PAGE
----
In terms of maintaining a connection with their culture, junior Rin Wilson has celebrated the Lunar New Year on both ends of the world–from the bustling, distinct nature of Japan to America’s cultural conglomerate. Wilson moved from Japan to the U.S. in his middle school years, and since then, he has reflected on the overarching differences a geographical move makes on celebrating the Lunar New Year.

“We celebrated it primarily in Japan. We would take a two-hour train ride into Meiji District… so that was special to us because we had to take a really long trip. Here, you can just go to Chinatown. I can just be like, ‘hey, guys, it’s time to celebrate,’ but in Japan, we had to go up a mountain to celebrate actually, so it’s more [convenient],” Wilson said.
Despite accessibility impacting the ETA for Wilson to celebrate the Lunar New Year, he has always savored time with his relatives, especially during a period where the COVID-19 pandemic has disrupted travel plans for families worldwide.

“I just remember me and my cousin had to do a chalk painting of a white snake because that was the year, I believe, a snake. Me and my cousin had a really good bonding moment then… and it was the last time I saw her before the lockdown,” Wilson recalls.

Along with this sense of sentiment guiding his favorite memories, Wilson has also gone through the perils of celebrating the Lunar New Year–specifically with the lower half of his body.
“There was one time I was convinced to do a lion dance for someone, and like actually be a part of it— [I was the dragon’s legs]. I was trailing behind because they were put into two parts, so my half actually got disconnected. Everyone was like, ‘go, go! Rin, you gotta hurry!’ and I was like, ‘this just isn’t working.’ It was traumatic,” Wilson reminisced.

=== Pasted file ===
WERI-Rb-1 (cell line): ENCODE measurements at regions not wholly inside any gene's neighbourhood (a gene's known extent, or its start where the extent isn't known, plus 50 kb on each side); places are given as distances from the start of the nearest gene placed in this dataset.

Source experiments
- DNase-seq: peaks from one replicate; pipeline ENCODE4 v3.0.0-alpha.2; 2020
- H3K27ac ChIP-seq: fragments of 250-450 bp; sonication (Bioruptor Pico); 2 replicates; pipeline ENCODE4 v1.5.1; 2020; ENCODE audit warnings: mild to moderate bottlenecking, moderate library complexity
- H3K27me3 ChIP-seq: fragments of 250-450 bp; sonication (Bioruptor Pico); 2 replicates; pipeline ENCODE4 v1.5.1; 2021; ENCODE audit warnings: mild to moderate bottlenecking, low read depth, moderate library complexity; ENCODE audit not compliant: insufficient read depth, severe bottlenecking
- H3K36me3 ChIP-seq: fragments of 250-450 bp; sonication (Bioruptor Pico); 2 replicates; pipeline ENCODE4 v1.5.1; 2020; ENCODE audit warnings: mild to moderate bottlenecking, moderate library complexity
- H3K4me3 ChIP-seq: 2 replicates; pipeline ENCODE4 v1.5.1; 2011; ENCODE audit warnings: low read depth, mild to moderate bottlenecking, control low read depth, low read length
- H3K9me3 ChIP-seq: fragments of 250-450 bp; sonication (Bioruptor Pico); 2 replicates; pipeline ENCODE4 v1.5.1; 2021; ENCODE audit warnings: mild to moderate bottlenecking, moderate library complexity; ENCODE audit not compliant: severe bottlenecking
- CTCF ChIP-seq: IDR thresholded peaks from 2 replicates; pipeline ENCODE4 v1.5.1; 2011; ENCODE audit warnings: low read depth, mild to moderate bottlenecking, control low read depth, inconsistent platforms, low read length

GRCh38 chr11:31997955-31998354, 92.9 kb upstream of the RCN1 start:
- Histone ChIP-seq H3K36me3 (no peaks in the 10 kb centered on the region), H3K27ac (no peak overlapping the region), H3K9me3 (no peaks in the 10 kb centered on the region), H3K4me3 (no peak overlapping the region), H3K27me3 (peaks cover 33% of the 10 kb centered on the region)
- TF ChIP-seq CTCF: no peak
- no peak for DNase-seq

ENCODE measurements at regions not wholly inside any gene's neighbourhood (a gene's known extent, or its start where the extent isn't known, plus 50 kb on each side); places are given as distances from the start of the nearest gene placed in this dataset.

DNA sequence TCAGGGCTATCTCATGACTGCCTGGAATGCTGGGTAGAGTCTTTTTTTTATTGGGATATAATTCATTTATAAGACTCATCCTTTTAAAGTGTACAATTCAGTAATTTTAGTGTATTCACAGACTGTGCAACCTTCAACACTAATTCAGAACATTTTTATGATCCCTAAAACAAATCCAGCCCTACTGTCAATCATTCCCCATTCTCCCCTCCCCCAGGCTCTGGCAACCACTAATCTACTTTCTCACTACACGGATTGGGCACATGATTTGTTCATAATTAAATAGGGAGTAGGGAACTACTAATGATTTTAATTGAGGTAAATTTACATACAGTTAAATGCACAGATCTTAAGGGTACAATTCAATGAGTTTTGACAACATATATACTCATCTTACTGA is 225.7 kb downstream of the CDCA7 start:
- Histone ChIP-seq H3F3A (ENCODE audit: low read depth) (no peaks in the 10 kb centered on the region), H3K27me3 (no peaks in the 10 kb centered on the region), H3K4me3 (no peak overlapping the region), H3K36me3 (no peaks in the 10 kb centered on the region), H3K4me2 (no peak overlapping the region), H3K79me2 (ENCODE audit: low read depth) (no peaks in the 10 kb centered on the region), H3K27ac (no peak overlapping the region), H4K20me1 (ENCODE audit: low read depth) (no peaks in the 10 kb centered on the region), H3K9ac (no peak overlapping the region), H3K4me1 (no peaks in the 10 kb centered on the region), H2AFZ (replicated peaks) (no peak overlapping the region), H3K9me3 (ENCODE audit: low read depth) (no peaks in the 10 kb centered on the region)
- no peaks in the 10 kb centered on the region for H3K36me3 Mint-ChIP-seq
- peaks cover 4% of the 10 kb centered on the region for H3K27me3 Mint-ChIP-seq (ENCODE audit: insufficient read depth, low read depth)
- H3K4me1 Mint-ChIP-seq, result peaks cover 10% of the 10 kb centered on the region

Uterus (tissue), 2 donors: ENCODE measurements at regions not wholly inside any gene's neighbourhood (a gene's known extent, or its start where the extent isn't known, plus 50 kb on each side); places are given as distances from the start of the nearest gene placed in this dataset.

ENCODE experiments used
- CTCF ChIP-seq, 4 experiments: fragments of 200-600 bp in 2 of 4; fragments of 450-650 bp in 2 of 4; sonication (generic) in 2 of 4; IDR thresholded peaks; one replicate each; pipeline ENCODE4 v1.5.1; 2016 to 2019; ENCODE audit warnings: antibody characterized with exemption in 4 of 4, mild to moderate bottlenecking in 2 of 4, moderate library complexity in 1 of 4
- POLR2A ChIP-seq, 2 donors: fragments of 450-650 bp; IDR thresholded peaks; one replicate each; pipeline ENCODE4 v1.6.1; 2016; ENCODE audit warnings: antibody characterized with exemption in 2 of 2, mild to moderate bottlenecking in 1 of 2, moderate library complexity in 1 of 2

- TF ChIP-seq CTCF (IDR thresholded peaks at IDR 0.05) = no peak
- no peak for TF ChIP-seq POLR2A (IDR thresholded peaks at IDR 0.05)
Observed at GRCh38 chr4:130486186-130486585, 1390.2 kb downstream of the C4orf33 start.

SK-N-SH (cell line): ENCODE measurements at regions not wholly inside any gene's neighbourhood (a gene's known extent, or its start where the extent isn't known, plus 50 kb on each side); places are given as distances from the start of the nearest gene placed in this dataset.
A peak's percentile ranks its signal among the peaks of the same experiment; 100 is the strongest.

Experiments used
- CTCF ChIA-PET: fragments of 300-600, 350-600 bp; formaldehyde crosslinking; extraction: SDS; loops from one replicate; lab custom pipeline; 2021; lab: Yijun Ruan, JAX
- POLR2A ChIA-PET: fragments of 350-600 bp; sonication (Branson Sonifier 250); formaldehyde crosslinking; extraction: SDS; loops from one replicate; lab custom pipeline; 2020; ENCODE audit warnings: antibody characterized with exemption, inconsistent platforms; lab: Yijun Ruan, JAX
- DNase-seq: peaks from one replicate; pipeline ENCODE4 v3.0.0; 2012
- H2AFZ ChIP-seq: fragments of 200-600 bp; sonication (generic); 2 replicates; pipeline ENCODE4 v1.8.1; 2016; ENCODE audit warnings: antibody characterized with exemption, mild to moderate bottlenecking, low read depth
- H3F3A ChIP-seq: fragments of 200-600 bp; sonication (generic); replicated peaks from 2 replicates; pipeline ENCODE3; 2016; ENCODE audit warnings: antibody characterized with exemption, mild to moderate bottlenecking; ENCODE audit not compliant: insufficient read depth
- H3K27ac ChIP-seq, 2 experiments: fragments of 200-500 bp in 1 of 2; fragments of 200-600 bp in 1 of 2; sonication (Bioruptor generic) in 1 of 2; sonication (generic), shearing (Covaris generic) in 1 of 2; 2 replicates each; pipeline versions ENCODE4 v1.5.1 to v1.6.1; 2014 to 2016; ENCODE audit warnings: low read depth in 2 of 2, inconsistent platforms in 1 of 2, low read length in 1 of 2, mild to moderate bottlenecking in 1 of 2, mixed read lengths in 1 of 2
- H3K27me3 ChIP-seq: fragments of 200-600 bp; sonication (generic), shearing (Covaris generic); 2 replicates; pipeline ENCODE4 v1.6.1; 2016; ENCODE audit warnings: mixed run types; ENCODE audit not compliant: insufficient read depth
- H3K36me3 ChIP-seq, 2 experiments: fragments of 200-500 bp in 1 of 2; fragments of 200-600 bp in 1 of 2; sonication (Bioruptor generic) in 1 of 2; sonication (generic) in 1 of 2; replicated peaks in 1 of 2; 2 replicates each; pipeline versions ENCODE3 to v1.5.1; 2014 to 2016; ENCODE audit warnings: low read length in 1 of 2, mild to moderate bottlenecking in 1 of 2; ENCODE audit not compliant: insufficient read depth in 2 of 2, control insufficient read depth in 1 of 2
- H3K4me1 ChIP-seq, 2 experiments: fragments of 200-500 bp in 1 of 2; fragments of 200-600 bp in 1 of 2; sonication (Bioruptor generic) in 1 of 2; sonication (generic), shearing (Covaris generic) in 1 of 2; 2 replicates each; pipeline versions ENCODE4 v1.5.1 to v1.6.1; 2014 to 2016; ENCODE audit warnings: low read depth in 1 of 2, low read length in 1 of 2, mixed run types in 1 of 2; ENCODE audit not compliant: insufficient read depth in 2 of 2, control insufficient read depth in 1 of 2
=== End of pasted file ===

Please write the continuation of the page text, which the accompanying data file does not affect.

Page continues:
As Wilson battled fulfilling the role of a dancing dragon during this holiday, junior Bao Vy Nguyen skipped school to feed said dragon’s red envelopes with her mother.

Junior Bao Nguyen (8 y.o.) smiling in celebration of Lunar New Year (photo courtesy of Bao Nguyen)

“One of my favorite memories is just hanging out with my mom. I’m a mama’s child, and I would take every chance I could just to hang out with her,” Nguyen said.

Walking into Nguyen’s living room, a picturesque scene of scarlet and sunshine shades unfolds, red envelopes and lanterns scattered around, yellow buds in a large vase symbolically blooming as the new year begins. The Lunar New Year has never been a foreign holiday to Nguyen, despite being born in the U.S. and not her mother country, Vietnam.

“I don’t have the full Vietnamese experience of celebrating Lunar New Year’s because, of course, my family immigrated to America. I sort of adopted American culture. Our way of celebrating it is pretty much a washed down version of Lunar New Year back in Vietnam, but we [can] still decorate our altars with food for ancestors and Buddha,” Nguyen expresses.

The Lunar New Year is filled with many things: overeating, bubbly, Benjamins, conversations, love, and lots of laughter—here’s a funny memory from junior Jamie Lee.

“I usually go early to help my grandma cook all the food for the ceremonies and everything, and I remember this one time she was making these fish cakes… She had already [cooked them] before my mom and I came to help her, and so she had them and was like, ‘oh, here, try some,’ and then we tried some, and we both looked at each other, and we just started cackling because it tasted kind of weird, but we didn’t want to tell her… I think it’s because my grandma, she’s so old her taste buds are kind of worn out. We were all just laughing about it… basically, she forgot to put salt in it. And that was pretty funny,” Jamie retold.

For her family, the Lunar New Year represents something beyond a clean slate, beyond a completed cycle of the movement of a star. “To me and my family, [Lunar New Year is] actually pretty important because in our culture, the significance is more about celebrating and grieving our deceased ancestors, so it has a lot of importance within our family. And that’s interesting to know,” Jamie pointed out.

As February 1st marked the beginning of the Lunar New Year in 2022, East Asian students and teachers from CVHS have established their cultural congregation. Although this holiday serves as varying sources of celebration for various cultures, it ultimately brings everyone together to commemorate their Asian heritage.